“I got an eight-digit cheque; it was so life-changing and empowering. I didn’t even have the courage to go to the bank for depositing the cheque on my own — I had less than a hundred rupees in the account,” he says. “I took my father-in-law along.”

When he started Eko in 2007, the idea was to offer branchless banking to hundreds of thousands of Indians with low to moderate incomes, dealing mostly in cash.

“How can we offer ‘sachet banking’ to people with Rs 5/10/100 average balance?” was the question he asked his founding team.

But much before that, Abhishek and his brother Abhinav, co-founders of Eko, couldn’t even explain “credit and debit” to potential investors.

“We were truly driven by raw energy, we were influenced by how pre-paid talk-time (on mobile phones) worked. We said why don’t we give cash to retailers and it becomes electronic money? “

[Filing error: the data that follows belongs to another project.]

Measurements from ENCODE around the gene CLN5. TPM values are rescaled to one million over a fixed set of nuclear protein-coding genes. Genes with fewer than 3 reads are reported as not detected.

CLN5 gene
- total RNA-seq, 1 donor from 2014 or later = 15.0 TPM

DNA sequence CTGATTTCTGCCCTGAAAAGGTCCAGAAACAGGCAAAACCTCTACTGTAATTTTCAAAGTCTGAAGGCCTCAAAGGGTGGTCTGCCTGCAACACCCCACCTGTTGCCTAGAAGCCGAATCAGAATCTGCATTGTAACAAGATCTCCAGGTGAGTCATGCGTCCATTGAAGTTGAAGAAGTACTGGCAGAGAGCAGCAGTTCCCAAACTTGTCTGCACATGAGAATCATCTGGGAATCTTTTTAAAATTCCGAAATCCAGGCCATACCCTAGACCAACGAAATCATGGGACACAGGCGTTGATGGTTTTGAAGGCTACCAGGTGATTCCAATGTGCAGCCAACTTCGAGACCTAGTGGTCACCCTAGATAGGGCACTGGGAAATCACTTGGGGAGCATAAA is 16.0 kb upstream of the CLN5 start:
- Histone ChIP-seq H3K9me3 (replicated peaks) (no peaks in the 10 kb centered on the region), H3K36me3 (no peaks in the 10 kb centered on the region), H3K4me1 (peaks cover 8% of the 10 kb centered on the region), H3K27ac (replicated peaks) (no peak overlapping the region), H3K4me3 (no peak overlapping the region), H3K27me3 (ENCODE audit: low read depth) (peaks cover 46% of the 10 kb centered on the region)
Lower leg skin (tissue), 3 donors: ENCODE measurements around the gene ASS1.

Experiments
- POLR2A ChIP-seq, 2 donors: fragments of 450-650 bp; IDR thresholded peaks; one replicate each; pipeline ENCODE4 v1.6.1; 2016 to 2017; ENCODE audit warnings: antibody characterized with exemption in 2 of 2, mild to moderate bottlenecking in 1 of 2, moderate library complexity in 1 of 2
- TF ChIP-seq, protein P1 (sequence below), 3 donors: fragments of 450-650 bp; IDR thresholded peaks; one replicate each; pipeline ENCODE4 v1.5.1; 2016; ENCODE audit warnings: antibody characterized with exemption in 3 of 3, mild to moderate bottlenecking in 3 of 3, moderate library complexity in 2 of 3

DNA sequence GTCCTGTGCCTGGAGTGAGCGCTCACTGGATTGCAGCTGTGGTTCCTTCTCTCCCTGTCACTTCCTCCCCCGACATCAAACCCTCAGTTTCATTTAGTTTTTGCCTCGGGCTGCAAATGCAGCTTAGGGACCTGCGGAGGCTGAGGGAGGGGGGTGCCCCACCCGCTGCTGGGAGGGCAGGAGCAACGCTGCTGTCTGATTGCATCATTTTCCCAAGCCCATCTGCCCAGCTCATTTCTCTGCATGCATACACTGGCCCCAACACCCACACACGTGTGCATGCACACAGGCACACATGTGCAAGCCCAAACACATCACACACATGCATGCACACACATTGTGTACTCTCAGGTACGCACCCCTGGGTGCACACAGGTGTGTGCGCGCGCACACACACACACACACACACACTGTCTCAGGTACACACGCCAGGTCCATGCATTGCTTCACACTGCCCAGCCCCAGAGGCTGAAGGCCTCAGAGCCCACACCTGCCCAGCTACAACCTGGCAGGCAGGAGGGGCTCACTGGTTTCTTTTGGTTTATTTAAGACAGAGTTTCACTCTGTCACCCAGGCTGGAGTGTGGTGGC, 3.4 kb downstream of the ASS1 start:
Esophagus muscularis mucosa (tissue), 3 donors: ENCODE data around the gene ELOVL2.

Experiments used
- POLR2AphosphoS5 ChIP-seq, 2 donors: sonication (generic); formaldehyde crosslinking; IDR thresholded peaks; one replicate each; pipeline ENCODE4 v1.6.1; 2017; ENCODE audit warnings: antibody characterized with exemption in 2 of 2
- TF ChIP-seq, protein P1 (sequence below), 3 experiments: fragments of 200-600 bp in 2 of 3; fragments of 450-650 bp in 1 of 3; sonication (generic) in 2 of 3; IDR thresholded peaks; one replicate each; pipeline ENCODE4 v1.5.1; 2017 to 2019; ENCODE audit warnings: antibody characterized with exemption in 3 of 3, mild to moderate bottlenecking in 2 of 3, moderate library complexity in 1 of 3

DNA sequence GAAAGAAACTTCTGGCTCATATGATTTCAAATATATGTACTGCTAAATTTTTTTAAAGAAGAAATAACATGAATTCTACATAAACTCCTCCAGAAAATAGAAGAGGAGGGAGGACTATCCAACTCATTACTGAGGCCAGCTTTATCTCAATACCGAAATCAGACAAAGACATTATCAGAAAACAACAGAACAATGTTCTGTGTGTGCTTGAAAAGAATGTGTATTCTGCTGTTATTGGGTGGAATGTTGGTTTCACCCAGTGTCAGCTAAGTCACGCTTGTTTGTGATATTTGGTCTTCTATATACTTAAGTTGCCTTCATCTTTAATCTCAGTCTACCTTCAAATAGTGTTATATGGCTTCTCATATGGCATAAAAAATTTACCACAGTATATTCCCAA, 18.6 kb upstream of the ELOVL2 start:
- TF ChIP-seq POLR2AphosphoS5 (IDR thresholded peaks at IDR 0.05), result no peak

Now, Eko does monthly transactions worth over Rs 650 crore and counts nearly 20 million customers.

But for Sinha, the near-death experiences have always been part of the journey. When India pushed for demonetisation a few months ago, Eko faced another existential crisis.

In some ways, Sinha and Eko have also lost some of the early mover advantage to the likes of Paytm and over two dozen startups in the alternative lending space in India currently.

“When we started we did see this as a huge opportunity. When we confronted others who came by and started doing a much better job, I got a feeling that we’ve missed out,” he says candidly.

Listen to Sinha’s story, told in his own voice, by clicking the podcast link above.